• Re: Egyptian Leap YearJaap Titulaer, Wed Nov 21 02:57
        Hi Marianne, "The psDntiw was an unlucky day and deliberately omitted from the king's annals--and that's one reason why Year 22/23 must be 1482 BCE instead." I see you are using a reign start of 1504 ... more
        • Re: Egyptian Leap YearMarianne Luban, Wed Nov 21 10:05
          Jaap wrote that I wrote in my paper: "The psDntiw was an unlucky day and deliberately omitted from the king's annals--and that's one reason why Year 22/23 must be 1482 BCE instead." In your paper you ... more
          • Re: Egyptian Leap YearJaap Titulaer, Wed Nov 21 10:47
            >> There is no observation on the day of the psDntiw because it means "no moon". What we call the "new moon" is actually "no moon"--and there was none as you can see here. Yeah duh, of course. That... more
            • Re: Egyptian Leap YearMarianne Luban, Wed Nov 21 12:58
              I wrote: "And that happened not on May 15th (I Shemu 20 in 1482 BC), but on May 16th (I Shemu 21) in 1482 BC." Jaap: "It was Parker who argued that the Egyptians started the month on a new moon by... more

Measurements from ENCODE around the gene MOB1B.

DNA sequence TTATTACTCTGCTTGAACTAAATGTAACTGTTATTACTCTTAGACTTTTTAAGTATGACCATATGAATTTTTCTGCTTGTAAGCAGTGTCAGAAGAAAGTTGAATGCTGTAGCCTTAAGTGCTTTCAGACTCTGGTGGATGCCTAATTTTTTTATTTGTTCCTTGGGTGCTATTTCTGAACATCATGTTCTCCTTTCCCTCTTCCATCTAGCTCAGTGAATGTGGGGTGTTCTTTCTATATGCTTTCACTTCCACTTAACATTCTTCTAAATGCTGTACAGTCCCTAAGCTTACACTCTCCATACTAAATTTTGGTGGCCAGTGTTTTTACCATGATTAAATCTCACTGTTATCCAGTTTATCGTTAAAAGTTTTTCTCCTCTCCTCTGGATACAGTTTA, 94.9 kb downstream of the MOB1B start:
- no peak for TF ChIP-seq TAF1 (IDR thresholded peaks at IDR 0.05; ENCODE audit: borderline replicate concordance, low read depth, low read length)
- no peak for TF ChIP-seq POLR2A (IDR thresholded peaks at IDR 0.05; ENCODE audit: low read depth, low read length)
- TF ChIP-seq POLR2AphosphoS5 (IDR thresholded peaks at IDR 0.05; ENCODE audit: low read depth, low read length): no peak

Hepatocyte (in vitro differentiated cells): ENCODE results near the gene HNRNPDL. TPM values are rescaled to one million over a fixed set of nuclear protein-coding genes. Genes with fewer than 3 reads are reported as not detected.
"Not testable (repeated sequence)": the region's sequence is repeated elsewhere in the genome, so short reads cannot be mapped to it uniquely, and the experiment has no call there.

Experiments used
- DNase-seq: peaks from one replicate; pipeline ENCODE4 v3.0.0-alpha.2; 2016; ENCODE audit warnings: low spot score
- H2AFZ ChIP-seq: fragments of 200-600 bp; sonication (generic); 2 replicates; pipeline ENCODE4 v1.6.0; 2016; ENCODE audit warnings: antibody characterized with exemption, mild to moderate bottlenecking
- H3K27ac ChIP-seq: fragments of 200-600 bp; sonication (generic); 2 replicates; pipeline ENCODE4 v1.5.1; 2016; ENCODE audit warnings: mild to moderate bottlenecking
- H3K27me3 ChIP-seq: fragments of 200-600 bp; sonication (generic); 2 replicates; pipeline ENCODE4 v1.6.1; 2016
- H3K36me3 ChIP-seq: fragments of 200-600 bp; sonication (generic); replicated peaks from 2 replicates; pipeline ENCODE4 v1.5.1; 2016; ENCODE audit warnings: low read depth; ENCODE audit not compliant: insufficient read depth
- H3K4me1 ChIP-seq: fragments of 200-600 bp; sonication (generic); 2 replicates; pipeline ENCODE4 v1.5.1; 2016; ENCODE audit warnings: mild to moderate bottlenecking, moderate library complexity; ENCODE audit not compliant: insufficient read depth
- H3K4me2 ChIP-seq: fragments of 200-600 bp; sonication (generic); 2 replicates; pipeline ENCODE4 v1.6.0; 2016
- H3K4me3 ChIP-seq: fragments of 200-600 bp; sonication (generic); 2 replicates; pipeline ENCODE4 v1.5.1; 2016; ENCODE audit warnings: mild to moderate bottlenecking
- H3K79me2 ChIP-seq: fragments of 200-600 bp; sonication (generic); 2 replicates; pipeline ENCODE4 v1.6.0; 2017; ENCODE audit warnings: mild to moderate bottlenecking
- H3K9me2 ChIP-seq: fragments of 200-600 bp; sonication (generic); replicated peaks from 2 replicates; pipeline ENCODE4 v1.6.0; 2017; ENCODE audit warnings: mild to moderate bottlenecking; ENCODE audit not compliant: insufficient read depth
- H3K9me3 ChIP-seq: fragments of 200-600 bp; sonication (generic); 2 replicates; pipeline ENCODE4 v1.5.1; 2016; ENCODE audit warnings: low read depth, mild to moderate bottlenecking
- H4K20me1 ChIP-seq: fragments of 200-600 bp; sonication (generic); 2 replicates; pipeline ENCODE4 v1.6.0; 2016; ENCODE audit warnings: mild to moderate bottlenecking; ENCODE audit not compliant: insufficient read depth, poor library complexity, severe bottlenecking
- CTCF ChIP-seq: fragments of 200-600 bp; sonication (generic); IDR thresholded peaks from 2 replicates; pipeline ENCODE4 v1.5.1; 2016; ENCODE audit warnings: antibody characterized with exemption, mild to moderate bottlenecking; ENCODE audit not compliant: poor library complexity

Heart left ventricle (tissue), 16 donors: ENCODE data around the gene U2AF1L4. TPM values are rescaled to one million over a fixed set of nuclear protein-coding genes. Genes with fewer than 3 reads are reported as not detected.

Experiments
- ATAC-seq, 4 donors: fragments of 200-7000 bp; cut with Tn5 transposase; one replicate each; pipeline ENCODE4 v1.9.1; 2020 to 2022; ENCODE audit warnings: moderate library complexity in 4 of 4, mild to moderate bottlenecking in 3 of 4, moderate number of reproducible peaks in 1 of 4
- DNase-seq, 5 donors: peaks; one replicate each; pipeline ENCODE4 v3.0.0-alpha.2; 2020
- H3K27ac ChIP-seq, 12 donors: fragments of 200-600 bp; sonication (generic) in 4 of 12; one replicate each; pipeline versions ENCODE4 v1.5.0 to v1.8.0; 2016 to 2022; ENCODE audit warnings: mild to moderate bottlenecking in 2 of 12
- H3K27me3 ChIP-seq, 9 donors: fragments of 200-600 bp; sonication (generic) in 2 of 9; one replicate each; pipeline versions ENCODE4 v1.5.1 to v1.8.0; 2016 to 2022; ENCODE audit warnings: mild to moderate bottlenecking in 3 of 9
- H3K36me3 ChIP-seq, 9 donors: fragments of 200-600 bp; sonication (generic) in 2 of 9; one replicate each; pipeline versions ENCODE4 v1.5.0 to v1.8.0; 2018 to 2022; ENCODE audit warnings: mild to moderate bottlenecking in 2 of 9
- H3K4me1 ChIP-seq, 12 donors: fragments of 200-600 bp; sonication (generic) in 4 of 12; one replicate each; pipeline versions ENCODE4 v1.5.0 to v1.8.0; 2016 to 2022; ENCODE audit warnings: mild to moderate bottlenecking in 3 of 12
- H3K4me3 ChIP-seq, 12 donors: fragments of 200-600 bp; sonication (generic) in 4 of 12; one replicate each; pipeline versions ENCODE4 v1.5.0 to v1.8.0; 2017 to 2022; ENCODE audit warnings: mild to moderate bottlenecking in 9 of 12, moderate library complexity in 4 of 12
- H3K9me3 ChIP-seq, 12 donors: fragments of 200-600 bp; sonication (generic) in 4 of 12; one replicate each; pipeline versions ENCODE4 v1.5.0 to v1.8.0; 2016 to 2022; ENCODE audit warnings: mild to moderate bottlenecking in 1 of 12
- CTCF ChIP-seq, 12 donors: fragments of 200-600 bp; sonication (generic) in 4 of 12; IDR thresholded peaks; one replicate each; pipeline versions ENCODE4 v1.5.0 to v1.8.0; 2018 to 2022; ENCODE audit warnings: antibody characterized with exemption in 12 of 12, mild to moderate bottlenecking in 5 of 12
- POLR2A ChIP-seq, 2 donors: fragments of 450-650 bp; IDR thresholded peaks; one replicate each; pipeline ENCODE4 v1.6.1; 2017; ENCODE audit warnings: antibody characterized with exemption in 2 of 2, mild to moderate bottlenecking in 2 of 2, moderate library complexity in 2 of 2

• Re: Egyptian Leap YearAnonymous, Wed Nov 21 16:31
                >> I doubt the scribe who recorded the annals of the campaign of Thutmose III just omitted a day for no reason at all. I believe in the "unlucky day" theory which is the only explanation besides... more
                • Re: Egyptian Leap YearMarianne Luban, Thu Nov 22 10:53
                  I wrote: >> I doubt the scribe who recorded the annals of the campaign of Thutmose III just omitted a day for no reason at all. I believe in the "unlucky day" theory which is the only explanation... more
                • Re: Egyptian Leap YearJaap Titulaer, Wed Nov 21 16:32
                  Sorry, that was me, not Anon. And it is not even the 20th, but the 21st ! :)
              • Re: Egyptian Leap YearJaap Titulaer, Wed Nov 21 15:54
                Hi Marianne, >> Why 1481? How, if he began his reign in 1504 [as he does by the High Chronology and I am not the first to come up with that date] does 1481 get to be his Year 22? Not by my math! 25... more
              • Re: Egyptian Leap YearMarianne Luban, Wed Nov 21 15:10
                I think I mixed Paul Carlisle up with someone else. I don't think he worked for NASA [at least it doesn't say that in his brief bio now]. He is a computer scientist and mathematician.
          • Re: Egyptian Leap YearMarianne Luban, Wed Nov 21 10:14
            http://www.paulcarlisle.net/mooncalendar/ Here, if one moves ones cursor over the moon phases on the calendar, it tells you exactly when the psDntiw or "new moon" was. There is no moon to be... more